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PRIMA FAQs

Why should I participate in the PRIMA clinical research trial?

By participating in PRIMA, you are helping to advance our knowledge of cancer and improve care for people who are affected by ovarian cancer.

What is the purpose of the PRIMA clinical trial?

The PRIMA clinical trial is being done to find out if niraparib, an investigational drug called a PARP inhibitor, can help delay the worsening of ovarian, peritoneal, or fallopian tube cancer among patients who have been previously treated with a platinum-based therapy and who have an HRD-positive tumor.  (Potential participants will have their tumor tested first, at no cost, to see if PRIMA is a good fit for them.)

What is niraparib?

Niraparib is a PARP inhibitor. PARP inhibitors are a class of medications that were found in early studies to be effective against recurrent ovarian cancer. PARP inhibitors block an enzyme used by cancer cells to repair breaks in their DNA. When they can’t mend their DNA, the cancer cells die. Theoretically, these drugs should spare healthy (non-cancerous) cells. Because niraparib is not yet approved by any regulatory body, it is not available outside clinical trials.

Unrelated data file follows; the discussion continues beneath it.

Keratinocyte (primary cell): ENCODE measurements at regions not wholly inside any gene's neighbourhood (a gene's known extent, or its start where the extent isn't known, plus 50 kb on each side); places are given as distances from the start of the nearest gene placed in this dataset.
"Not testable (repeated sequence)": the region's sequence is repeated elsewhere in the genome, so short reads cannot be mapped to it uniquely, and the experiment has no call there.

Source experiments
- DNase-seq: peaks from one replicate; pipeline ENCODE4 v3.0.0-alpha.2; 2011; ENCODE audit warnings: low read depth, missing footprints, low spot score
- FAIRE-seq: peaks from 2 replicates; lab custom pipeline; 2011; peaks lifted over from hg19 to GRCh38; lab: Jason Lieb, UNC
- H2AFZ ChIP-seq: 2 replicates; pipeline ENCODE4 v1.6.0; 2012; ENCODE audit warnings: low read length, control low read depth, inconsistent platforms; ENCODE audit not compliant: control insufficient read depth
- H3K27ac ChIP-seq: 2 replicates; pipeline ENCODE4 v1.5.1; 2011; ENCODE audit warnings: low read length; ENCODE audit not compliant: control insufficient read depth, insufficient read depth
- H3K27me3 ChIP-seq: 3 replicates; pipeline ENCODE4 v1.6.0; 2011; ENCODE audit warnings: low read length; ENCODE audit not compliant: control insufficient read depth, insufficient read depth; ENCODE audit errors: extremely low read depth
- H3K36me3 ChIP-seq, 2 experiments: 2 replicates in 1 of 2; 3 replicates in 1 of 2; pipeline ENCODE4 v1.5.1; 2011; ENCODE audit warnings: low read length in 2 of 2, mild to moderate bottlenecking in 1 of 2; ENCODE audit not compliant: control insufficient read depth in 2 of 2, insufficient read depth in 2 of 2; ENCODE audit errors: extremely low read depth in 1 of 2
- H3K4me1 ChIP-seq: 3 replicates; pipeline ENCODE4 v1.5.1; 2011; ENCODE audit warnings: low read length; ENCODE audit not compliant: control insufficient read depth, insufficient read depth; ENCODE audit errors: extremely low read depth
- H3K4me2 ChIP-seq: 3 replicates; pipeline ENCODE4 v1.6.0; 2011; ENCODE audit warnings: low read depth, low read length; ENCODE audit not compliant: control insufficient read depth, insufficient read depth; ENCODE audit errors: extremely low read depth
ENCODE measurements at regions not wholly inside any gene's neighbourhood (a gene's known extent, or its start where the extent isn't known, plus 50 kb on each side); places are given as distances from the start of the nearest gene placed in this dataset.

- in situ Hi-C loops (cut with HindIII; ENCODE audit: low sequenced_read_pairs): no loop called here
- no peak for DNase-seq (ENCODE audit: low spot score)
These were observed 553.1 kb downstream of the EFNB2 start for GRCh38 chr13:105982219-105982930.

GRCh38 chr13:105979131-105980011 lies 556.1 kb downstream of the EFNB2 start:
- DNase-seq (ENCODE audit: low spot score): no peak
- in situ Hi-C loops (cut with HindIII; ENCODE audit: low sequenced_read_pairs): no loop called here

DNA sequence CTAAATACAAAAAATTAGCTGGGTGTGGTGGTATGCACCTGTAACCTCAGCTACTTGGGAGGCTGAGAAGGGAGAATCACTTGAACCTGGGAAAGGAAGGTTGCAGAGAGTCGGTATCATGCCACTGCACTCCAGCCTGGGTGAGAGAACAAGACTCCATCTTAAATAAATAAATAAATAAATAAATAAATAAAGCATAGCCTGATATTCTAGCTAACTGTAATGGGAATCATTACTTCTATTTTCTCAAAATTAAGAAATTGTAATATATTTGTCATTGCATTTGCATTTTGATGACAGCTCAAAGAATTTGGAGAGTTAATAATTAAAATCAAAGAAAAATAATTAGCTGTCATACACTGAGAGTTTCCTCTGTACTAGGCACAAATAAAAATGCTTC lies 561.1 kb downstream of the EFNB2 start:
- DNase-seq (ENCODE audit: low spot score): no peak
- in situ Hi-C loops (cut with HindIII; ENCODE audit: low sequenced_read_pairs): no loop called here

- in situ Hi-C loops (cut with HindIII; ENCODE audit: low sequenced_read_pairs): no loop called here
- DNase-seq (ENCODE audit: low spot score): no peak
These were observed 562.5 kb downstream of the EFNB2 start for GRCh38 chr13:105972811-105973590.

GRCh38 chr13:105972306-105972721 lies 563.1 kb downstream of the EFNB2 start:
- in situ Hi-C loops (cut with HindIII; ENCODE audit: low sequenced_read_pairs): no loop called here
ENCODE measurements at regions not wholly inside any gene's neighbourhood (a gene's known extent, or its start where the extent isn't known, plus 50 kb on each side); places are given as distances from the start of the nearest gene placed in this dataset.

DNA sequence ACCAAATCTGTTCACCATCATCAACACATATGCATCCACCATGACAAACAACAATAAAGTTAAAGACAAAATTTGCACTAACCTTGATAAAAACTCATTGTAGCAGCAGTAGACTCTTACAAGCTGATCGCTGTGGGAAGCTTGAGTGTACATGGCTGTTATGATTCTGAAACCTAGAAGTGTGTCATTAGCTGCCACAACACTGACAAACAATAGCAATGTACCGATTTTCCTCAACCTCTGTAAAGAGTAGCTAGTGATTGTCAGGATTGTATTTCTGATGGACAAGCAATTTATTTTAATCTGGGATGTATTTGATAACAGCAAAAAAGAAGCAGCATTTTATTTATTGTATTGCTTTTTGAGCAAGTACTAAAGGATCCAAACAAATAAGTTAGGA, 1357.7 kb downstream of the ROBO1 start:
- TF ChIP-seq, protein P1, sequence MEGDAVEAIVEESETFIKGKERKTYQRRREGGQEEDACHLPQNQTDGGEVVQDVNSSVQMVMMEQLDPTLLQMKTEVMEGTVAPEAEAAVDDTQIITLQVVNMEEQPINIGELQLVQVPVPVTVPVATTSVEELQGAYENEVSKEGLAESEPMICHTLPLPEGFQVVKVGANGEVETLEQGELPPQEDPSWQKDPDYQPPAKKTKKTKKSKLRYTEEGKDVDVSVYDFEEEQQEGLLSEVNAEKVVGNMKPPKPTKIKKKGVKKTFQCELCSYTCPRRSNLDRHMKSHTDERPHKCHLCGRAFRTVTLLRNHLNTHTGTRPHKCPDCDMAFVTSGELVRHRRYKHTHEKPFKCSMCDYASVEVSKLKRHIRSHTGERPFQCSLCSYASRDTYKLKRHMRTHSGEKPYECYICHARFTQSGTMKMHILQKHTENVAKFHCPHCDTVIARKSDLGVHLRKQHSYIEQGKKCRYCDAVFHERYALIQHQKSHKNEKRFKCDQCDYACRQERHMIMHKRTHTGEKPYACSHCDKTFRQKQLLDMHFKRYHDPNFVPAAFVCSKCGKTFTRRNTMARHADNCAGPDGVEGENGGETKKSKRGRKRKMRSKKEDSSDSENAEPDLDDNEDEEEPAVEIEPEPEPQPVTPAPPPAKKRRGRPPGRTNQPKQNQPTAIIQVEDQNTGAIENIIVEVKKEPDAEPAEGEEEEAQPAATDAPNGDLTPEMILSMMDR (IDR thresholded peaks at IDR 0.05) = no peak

To learn more about PARP inhibitors, click here.

What is an HRD-positive tumor?

Tumors that are less able to repair breaks in their DNA may be the most likely to respond to PARP inhibitors. An HRD test measures the amount of DNA damage in a tumor. A high level of damage indicates that the tumor has a defect in its ability to make DNA repairs. The PRIMA study will evaluate whether HRD-positive tumors are likely to respond to PARP inhibitors.

What happens during the trial?

About 305 people will participate in the clinical research trial. Two out of three will receive the study medication (the PARP inhibitor, niraparib), and one out of three will receive a placebo. Neither the participants nor their doctors will know who is and is not receiving the study medication. Participants will take up to three pills once a day. Treatment will continue until the disease progresses or the participant chooses to discontinue.

What are the benefits of being in the trial?

When you participate in a clinical research trial, you are playing an important role in advancing science that can result in effective treatments for individuals like you who are affected by ovarian cancer.

For more information on the PRIMA clinical research trial, please contact a research site near you.